New publication: a critical review of the resilience engineering literature

Dear readers, today I am happy to announce the publication of a paper that has been a work in progress for the last 15 months, a paper entitled On the rational of resilience in the domain of safety: A literature review, which will be included in the upcoming special issue on resilience engineering in the journal Reliability Engineering and System Safety.

During my time as a guest researcher at Griffith University in Australia I studied Foucauldian discourse analysis and archaeology together with my great friends and colleagues Roel van Winsen and Eder Henriqson (the three of us once shared an office at Lund University). When the special issue on resilience engineering was announced we decided to apply some of the techniques of discourse analysis in a critical review of the field. This is the analysis that we have now gotten published.

So, what did we do? Well, to summarise, we gathered our data based on the systematic literature review-methodology. We identified the journals in which the scholars of resilience engineering typically publish their results, and then conducted broader searches in those journals. We also searched beyond those journals and then with more specific searches. We ended up with 71 papers to study and after an initial exclusion procedure we had 52 papers to include as data in our study.

What we then looked for in these 52 papers were descriptions for the rational of resilience study (i.e. why the focus on resilience was seen as important), descriptions of objects of resilience (i.e. what is resilience?) as well as subject of resilience (where/who/what function guarantees resilience?). In different tables we collected significant statements and motivated how we positioned the 52 papers in categories depending on what we found when looking for answers to these three questions.

The next step was, based on our findings from studying the papers based on the three guiding questions, to make an analysis of what our findings mean in terms of the heading for resilience studies and what consequences this heading might have for how resilience is advocated and enhanced. In our analysis we highlight the following three ethical questions that we believe the safety science will need to tackle in the future:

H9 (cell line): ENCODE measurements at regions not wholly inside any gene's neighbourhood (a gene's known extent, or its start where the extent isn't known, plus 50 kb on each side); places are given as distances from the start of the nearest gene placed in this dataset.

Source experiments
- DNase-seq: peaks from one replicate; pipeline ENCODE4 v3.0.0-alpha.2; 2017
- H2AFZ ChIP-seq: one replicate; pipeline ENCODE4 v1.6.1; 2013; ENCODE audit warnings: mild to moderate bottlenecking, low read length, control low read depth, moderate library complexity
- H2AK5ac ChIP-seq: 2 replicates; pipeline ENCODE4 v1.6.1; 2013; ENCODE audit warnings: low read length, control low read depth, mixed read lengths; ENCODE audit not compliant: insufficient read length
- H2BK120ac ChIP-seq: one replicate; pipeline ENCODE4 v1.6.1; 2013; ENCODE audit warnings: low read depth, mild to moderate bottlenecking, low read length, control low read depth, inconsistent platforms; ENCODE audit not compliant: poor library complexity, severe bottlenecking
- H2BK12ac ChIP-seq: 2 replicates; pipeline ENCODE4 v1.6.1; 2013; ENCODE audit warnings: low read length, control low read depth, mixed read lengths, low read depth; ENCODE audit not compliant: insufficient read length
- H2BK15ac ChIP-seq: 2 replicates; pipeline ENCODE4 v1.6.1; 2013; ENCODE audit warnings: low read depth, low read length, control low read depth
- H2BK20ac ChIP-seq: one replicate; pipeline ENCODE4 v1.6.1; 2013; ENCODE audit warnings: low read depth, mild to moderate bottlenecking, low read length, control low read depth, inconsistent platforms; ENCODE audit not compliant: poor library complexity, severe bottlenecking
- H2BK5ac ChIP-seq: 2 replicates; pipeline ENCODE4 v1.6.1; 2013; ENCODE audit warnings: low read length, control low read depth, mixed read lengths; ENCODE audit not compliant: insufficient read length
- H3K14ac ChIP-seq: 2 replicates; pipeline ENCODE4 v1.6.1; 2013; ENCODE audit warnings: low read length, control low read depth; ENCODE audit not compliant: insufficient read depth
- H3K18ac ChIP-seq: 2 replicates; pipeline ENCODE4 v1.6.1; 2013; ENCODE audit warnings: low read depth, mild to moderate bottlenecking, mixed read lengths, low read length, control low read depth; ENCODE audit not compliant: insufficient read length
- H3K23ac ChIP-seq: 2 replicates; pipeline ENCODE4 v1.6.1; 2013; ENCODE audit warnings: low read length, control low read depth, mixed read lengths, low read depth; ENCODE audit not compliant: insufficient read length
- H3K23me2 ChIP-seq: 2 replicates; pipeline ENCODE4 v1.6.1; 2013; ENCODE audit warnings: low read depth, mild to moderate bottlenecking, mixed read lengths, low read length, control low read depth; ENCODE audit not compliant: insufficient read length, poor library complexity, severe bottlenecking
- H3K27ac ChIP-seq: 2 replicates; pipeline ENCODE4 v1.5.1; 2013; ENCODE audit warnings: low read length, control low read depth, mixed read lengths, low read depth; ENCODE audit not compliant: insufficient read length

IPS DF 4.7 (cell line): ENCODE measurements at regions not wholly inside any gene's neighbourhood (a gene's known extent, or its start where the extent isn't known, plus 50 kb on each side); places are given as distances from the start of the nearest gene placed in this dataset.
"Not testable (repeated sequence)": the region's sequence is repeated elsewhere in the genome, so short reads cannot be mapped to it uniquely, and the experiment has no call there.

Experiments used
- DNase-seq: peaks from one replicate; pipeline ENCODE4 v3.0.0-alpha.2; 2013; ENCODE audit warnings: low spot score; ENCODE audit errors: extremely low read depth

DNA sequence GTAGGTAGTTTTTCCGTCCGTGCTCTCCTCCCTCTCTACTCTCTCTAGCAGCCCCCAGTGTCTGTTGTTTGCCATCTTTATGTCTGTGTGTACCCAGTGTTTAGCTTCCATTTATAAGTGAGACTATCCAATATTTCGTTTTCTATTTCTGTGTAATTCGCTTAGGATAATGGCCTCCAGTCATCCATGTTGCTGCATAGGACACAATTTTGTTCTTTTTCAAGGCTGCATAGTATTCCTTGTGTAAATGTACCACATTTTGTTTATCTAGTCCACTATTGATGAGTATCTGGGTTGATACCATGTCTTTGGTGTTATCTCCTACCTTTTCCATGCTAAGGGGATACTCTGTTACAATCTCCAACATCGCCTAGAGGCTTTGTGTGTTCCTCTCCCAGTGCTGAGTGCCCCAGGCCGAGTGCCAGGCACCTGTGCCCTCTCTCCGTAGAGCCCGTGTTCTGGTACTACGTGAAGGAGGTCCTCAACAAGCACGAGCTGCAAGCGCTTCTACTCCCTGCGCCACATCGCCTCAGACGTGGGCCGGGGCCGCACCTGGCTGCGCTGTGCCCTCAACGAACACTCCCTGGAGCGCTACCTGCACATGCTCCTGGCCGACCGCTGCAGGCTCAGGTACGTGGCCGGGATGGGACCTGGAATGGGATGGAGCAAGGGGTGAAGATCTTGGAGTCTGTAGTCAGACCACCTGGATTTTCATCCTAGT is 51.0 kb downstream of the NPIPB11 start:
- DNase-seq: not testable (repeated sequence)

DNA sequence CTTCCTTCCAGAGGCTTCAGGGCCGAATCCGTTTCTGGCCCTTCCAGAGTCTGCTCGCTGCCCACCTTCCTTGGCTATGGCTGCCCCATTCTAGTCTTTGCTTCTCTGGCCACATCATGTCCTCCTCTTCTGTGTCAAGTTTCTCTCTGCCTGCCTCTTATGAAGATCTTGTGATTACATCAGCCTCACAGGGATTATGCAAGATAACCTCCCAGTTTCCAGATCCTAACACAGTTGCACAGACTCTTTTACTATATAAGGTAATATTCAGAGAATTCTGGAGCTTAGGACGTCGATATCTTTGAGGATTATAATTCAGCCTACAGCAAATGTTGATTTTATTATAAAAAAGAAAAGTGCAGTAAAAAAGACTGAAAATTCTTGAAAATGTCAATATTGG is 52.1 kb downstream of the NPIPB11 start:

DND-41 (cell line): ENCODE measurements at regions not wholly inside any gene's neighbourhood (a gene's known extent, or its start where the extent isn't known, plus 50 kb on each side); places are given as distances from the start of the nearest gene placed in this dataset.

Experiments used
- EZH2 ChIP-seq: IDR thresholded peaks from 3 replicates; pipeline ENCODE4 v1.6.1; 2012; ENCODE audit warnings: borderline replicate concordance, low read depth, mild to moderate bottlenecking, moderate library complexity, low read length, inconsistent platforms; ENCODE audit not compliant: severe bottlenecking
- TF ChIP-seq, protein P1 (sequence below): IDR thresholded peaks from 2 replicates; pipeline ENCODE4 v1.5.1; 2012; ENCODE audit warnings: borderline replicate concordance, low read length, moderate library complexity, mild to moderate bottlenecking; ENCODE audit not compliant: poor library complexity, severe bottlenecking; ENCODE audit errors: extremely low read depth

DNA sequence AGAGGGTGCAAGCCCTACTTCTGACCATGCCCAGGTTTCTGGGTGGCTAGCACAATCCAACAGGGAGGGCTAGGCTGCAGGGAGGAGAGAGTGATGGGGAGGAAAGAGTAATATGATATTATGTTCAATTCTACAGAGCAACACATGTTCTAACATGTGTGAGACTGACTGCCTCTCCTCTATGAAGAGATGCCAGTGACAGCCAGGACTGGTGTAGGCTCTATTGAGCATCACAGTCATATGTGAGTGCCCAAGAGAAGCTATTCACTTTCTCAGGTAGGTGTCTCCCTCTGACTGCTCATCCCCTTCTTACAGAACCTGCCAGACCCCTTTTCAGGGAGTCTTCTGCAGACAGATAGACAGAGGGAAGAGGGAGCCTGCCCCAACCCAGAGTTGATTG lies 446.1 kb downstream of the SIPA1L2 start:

• Is resilience the ability to thrive despite or because of risk? We believe that the relationship between resilience and risk is one that needs to be considered in future research. If resilience is the ability to thrive in situations of great risk then resilience essentially implies great risk taking. Is this fair to the subjects from which we ask to guarantee resilience of the systems in which they are located? Or should they not even need to be resilient in the first place?
  • Should resilience be used as a basis for moral judgement? Here we highlight the risk that we see with many other safety science constructs and theories: the risk that we, in the wake of failure or accident, hold people of the failed system accountable by implying that they have not followed our theory. With resilience engineering being the argument that safety and risk origin in the same kind of organisational processes we are even more worried (suggesting our take on answering the question) when we see academic accounts of failure explained by a lack of resilience.
  • How much should resilience be seen as the trait of an individual? We were surprised to find how many studies that located the ability of a system to be resilient at the level of the individual person (typically an operator guaranteeing the resilience of the system by his/her adaptive capacities). The ultimate risk of this is that we foresee a future in which inherent frailties of a system or organisation gets accepted through appeals to the individual operator to sort the situation out by his/her adaptive capacities. How does the field of safety science, and specifically resilience engineering view the connections between micro, meso and macro scales of the system? 

I really hope that this paper will offer interesting reflections to those initiated in studying resilience, as researchers or students. I also hope that we can be part of a fruitful debate in which not only this critical review of resilience, but also this critical review of cognitive constructs or this critical study of the notion of safety culture can form a critical language for academic self-reflection. Ten years since the resilience engineering perspective took off I think is a good point for such a discussion.


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